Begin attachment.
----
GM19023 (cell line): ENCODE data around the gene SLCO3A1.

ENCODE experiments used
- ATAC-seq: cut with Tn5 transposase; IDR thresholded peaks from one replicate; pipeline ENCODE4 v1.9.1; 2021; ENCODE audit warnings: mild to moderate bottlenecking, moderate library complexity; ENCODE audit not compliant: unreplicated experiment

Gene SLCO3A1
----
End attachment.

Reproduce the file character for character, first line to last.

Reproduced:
GM19023 (cell line): ENCODE data around the gene SLCO3A1.

ENCODE experiments used
- ATAC-seq: cut with Tn5 transposase; IDR thresholded peaks from one replicate; pipeline ENCODE4 v1.9.1; 2021; ENCODE audit warnings: mild to moderate bottlenecking, moderate library complexity; ENCODE audit not compliant: unreplicated experiment

Gene SLCO3A1